Noteworthy/Should the Priest be payed by the Government or by the Church?

Should the Priest be payed by the Government or by the Church?

Jan-Aage Torp
September 23, 2014

One of the tragedies of European Christianity is that parish priests (pastors) receive their salary from the government, and not from the local church. That creates a dependency on the shifting systems of the world, and not on the Godfearing disciples of Christ. The Old Testament pattern of taking care of the priesthood is clear, but even the New Testament declares overwhelmingly: "Let the one who is taught the word share all good things with the one who teaches" (Galatians 6:6).

Should the Priest be payed by the Government or by the Church?The background for unwillingness to do this is naturally practical: 1) From the local church angle: If the government pays the priestly salary, it will be easier on the church members who have their own bills to pay; 2) From the priest´s angle: If the government pays my salary, I am not dependent on the people that I should serve and lead in the ourworkings of their spiritual walk; and 3) From the government´s angle: If the government pays the priestly salary, then the government can - at times - control the message.

All these reasonings reflect the sickness of the Church.

I have known financial hardship as a pastor many times. But the testimonies in my life as a pastor of receiving a salary - however small - from the tithes of local church members who love me and my family, that far outweighs all the pains of financial limitations!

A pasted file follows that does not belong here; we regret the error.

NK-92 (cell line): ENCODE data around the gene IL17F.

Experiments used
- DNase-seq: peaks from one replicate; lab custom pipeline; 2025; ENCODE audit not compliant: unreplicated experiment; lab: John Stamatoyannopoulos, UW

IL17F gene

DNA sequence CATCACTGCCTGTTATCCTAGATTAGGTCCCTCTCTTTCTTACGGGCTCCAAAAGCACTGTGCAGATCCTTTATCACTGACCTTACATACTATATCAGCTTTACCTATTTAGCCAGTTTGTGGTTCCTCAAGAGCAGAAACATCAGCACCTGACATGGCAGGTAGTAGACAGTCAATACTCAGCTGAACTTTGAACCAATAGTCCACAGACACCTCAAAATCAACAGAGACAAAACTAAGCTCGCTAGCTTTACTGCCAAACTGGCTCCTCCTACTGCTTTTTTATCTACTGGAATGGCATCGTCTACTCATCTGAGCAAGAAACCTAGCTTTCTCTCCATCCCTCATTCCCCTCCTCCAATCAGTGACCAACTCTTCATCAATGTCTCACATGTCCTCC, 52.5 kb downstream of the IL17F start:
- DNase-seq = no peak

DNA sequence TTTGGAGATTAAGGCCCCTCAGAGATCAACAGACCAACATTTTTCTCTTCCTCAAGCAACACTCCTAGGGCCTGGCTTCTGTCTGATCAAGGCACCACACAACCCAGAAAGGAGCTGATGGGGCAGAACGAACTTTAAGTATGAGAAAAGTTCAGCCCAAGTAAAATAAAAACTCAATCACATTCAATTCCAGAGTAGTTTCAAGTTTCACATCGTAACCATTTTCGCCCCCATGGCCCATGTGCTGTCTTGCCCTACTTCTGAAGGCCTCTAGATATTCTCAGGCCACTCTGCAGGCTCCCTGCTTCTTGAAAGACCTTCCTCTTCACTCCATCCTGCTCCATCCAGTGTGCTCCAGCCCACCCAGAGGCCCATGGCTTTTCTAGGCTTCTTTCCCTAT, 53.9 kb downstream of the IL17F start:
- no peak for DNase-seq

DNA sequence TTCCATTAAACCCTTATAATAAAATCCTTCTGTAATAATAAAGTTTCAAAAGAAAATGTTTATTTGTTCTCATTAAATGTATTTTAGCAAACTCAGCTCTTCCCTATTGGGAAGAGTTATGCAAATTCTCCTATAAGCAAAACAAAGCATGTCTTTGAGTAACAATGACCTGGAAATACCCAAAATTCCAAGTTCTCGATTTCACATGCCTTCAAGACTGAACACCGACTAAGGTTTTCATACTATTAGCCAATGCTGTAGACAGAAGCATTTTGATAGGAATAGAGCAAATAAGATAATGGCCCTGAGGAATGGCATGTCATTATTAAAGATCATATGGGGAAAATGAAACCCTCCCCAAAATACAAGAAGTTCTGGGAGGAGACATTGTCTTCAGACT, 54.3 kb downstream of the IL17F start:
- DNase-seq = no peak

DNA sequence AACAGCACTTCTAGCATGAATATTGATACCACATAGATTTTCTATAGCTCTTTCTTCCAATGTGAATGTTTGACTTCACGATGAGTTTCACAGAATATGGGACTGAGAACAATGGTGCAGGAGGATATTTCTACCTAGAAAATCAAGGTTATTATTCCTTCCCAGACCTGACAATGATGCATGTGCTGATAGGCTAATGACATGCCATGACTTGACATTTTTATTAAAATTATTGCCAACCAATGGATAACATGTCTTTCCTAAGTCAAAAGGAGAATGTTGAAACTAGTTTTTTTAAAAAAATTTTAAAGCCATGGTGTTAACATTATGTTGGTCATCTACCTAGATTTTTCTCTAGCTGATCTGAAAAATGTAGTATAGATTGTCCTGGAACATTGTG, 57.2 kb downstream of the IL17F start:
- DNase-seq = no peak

2Corinthians 8:1-15 shows the heartfelt relationship that Apostle Paul and the churches had to each other. It wasn´t a legalistic "show" of love, but Paul was concerned with regards to financial giving "that your love also is genuine" (verse 8). Paul was even concerned about financial fairness (verses 13-14): "For I do not mean that others should be eased and you burdened, but that as a matter of fairness your abundance at the present time should supply their need, so that their abundance may supply your need, that there may be fairness".

So giving is about LOVE.

Can the government be loving? Of course, the government can reflect the caring and loving values of a good society. but it will always be contrained by conflicting values and priorities.

Pastors give up the ministry in the western world at an alarming rate. Even divorce occurs among pastors. Oftentimes this is due to financial hardship, but perhaps mostly because the church has not understood the need to uphold the pastor´s hands in practical ways. If the pastor is left to deal with the financial needs of both the church and his own financial needs, then that can simply be too much. And it is un-biblical! Likewise, it is also un-biblical for a priest-pastor to have to deal with the spiritual restrictions that come from a secular state, just because the government has the upper hand financially.

Fundamentally, a pastor-priest is accountable to God and His Word, and God has created the Church as His instrument - ekklesia - in the world. The ekklesia is the thermostat of society and government, challenging and permeating the secular world with the power of the Gospel of Jesus Christ, and the standards are set by the Creation Mandate (Genesis 1:26-28) and the Great Commission (Matthew 28:18-20). The pastor-priest and the Church are not the thermometer to "report the health of society", but instead we "set the temperature of society"!

This exhortation article is not about tithing. I believe in tithing in the local church, but that is not the focus of this article. But let me say that the cynicism of anti-tithers can be devastating for a pastor and a church. Even anti-tithers should act in love and sacrfice.

If the State Churches of Europe are to gain spiritual soundness, they must take care of their own pastors and priests, and not passively leave it to the govenment. For the sake of love and unity within the church. But also for the sake of integrity and freedom from the shifting tides of the secular government!

Powered by Cornerstone